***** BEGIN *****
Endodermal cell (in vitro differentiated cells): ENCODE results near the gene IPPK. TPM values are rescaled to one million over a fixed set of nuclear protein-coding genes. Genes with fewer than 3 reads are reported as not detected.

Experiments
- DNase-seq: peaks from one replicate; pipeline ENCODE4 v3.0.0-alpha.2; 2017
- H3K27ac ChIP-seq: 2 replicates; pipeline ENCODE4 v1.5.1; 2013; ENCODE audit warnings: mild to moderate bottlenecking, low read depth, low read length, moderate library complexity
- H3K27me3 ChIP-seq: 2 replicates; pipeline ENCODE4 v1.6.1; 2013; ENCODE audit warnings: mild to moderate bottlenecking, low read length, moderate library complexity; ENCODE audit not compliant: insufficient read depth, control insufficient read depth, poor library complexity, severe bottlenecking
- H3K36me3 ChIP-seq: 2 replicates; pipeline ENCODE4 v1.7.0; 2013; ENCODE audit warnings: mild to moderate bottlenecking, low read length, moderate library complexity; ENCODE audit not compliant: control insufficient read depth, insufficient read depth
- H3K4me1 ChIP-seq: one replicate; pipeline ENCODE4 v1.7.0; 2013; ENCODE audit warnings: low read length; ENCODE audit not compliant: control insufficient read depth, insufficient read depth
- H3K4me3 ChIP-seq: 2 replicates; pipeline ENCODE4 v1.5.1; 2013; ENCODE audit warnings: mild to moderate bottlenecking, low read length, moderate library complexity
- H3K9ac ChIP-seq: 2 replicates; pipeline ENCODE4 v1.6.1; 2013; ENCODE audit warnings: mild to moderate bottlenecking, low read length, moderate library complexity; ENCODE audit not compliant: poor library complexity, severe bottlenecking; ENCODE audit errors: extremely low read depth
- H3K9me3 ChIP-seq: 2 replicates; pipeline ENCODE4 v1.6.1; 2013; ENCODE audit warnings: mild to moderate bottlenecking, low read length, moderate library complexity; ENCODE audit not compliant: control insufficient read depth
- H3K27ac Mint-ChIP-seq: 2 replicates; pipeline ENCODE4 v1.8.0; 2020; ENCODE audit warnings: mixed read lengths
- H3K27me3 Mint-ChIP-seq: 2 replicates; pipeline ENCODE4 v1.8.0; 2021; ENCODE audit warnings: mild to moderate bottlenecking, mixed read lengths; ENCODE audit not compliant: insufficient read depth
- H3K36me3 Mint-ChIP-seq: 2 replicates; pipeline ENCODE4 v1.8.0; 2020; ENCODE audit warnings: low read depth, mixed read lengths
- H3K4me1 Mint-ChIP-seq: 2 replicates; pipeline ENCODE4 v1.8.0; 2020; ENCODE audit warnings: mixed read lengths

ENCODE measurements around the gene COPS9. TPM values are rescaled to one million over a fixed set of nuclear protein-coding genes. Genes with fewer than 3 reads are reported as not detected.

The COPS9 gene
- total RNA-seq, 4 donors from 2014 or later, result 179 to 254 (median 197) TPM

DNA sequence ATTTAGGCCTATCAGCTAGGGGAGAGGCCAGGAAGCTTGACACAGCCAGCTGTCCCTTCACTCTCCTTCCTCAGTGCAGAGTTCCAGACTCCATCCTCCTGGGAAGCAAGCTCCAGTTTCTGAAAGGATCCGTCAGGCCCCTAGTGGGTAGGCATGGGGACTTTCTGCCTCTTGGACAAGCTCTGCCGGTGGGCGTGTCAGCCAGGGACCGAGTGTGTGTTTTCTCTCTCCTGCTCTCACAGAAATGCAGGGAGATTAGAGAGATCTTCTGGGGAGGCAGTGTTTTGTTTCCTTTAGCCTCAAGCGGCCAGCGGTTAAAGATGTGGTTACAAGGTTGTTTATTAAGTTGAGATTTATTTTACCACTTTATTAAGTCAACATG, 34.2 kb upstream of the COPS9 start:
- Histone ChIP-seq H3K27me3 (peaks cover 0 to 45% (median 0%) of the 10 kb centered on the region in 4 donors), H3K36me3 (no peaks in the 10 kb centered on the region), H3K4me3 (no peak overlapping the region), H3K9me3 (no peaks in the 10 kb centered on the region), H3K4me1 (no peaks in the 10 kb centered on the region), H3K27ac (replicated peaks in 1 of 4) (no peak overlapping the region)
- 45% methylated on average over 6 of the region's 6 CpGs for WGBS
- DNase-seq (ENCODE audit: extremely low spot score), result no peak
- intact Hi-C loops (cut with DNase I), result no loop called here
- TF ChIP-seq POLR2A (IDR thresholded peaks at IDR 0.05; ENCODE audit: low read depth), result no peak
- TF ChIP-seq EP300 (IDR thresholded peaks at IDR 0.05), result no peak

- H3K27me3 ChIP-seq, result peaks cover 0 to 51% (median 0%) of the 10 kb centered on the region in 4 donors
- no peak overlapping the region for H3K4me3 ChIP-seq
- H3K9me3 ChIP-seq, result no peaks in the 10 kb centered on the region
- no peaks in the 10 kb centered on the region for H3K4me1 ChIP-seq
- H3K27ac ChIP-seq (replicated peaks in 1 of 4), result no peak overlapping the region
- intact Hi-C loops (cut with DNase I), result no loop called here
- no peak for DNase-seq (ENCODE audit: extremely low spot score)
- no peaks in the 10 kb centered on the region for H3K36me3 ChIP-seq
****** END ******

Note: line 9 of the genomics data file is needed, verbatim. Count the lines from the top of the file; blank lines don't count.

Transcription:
- H3K9ac ChIP-seq: 2 replicates; pipeline ENCODE4 v1.6.1; 2013; ENCODE audit warnings: mild to moderate bottlenecking, low read length, moderate library complexity; ENCODE audit not compliant: poor library complexity, severe bottlenecking; ENCODE audit errors: extremely low read depth